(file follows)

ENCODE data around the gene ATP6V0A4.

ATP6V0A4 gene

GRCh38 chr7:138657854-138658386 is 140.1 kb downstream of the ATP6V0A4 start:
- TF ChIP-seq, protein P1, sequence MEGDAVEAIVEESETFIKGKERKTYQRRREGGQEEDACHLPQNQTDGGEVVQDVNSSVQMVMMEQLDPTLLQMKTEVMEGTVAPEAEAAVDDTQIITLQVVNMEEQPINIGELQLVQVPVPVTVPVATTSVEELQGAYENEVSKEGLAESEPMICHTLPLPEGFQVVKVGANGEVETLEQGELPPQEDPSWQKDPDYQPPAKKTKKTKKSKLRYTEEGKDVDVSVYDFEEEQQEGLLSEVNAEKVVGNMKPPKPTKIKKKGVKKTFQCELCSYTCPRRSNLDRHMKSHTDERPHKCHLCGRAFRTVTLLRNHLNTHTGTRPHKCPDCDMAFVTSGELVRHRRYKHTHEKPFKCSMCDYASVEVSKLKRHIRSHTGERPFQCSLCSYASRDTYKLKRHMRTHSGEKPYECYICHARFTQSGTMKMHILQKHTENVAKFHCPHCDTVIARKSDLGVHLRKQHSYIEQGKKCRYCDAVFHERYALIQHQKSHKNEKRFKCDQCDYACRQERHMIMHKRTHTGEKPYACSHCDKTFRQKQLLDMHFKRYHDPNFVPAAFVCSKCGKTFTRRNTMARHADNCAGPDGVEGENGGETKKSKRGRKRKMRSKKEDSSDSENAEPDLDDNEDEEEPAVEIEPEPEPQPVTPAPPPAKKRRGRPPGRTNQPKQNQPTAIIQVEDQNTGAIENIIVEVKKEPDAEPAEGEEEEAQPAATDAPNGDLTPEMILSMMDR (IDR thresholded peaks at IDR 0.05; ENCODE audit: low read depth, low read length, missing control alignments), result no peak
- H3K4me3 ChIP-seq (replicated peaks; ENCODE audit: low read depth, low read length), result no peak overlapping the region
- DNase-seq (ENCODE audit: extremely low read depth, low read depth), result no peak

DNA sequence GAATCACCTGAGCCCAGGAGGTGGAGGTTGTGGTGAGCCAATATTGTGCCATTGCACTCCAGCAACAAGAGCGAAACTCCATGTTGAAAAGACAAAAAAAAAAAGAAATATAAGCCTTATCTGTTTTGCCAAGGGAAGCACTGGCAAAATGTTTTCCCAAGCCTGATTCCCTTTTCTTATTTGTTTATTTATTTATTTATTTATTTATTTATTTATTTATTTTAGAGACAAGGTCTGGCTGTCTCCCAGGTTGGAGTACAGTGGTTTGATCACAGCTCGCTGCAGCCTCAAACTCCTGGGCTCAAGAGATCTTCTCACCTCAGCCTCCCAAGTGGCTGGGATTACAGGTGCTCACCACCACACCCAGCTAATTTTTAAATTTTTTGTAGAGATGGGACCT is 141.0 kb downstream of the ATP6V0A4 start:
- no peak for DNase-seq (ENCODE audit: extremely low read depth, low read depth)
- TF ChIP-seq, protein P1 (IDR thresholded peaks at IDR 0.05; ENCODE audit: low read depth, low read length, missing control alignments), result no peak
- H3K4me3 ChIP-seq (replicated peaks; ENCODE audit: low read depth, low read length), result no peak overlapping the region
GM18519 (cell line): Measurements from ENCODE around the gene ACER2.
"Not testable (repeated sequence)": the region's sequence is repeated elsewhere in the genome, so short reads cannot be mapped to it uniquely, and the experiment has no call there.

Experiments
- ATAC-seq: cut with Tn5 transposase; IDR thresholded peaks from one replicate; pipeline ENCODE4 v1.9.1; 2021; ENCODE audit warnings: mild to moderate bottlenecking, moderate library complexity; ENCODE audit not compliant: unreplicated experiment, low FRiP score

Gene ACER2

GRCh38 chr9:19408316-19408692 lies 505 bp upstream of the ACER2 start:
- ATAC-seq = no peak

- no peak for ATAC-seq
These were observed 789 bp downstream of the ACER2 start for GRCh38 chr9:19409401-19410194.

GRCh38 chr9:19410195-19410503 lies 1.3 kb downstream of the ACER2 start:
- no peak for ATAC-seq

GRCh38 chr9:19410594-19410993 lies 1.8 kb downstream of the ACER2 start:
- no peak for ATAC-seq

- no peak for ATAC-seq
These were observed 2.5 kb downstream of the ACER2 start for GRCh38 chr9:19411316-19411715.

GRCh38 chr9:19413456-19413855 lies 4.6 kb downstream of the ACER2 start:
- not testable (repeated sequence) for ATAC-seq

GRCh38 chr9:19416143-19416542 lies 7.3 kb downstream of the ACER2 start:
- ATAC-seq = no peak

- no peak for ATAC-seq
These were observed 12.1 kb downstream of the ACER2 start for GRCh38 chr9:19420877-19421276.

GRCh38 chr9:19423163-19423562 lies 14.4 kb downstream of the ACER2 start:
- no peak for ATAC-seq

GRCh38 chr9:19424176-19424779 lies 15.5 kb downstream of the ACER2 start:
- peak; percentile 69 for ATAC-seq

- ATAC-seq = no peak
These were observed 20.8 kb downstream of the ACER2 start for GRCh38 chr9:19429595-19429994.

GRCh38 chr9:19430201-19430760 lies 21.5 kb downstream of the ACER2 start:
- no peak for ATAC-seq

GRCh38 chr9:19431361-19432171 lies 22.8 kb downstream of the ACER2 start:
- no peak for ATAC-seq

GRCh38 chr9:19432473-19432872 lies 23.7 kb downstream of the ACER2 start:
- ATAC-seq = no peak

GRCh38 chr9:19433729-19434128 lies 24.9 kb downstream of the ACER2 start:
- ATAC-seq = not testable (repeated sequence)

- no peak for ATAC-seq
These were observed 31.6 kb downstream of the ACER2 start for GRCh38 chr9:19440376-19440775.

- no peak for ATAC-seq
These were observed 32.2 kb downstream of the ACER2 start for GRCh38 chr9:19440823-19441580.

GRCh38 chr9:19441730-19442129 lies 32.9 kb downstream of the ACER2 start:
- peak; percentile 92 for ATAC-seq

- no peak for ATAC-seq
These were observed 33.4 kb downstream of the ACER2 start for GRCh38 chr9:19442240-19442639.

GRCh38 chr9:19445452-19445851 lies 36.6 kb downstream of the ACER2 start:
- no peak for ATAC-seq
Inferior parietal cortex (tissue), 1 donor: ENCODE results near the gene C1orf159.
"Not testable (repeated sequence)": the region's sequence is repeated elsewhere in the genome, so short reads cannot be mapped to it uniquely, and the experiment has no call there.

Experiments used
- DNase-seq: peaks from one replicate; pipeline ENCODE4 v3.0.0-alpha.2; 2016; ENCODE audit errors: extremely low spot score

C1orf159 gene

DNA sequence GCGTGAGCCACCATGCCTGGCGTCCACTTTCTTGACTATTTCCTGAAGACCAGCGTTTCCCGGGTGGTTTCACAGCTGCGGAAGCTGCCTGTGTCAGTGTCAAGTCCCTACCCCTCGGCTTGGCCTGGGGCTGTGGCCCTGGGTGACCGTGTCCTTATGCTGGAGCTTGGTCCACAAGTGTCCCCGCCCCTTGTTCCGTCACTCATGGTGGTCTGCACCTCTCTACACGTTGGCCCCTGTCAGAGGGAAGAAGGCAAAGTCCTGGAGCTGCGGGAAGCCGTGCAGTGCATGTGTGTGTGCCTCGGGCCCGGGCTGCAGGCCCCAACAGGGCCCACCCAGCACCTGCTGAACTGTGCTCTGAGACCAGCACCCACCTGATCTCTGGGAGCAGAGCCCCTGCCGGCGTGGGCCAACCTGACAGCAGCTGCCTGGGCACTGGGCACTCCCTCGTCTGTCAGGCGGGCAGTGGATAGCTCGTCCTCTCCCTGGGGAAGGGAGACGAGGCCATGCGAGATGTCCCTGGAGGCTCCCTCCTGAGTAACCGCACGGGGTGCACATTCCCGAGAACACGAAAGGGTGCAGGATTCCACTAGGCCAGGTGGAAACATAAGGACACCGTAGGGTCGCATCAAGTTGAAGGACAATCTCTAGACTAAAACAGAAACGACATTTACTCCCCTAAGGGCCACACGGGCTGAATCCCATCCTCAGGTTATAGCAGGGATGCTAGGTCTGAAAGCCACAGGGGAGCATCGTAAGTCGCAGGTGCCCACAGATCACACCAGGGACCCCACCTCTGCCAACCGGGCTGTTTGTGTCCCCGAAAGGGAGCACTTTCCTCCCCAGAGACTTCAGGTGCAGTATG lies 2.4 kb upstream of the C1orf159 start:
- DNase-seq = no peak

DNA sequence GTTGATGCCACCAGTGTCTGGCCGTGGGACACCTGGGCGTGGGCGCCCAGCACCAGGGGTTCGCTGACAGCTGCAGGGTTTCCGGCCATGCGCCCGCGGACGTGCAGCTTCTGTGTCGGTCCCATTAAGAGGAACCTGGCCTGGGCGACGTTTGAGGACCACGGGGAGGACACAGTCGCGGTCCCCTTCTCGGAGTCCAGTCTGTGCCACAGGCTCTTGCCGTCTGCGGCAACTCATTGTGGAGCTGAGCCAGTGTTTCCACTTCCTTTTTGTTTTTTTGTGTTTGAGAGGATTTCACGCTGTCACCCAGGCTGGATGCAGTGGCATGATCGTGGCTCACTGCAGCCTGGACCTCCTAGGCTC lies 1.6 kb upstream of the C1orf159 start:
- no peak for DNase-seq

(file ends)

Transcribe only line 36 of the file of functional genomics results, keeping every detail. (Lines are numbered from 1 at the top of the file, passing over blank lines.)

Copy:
- ATAC-seq = no peak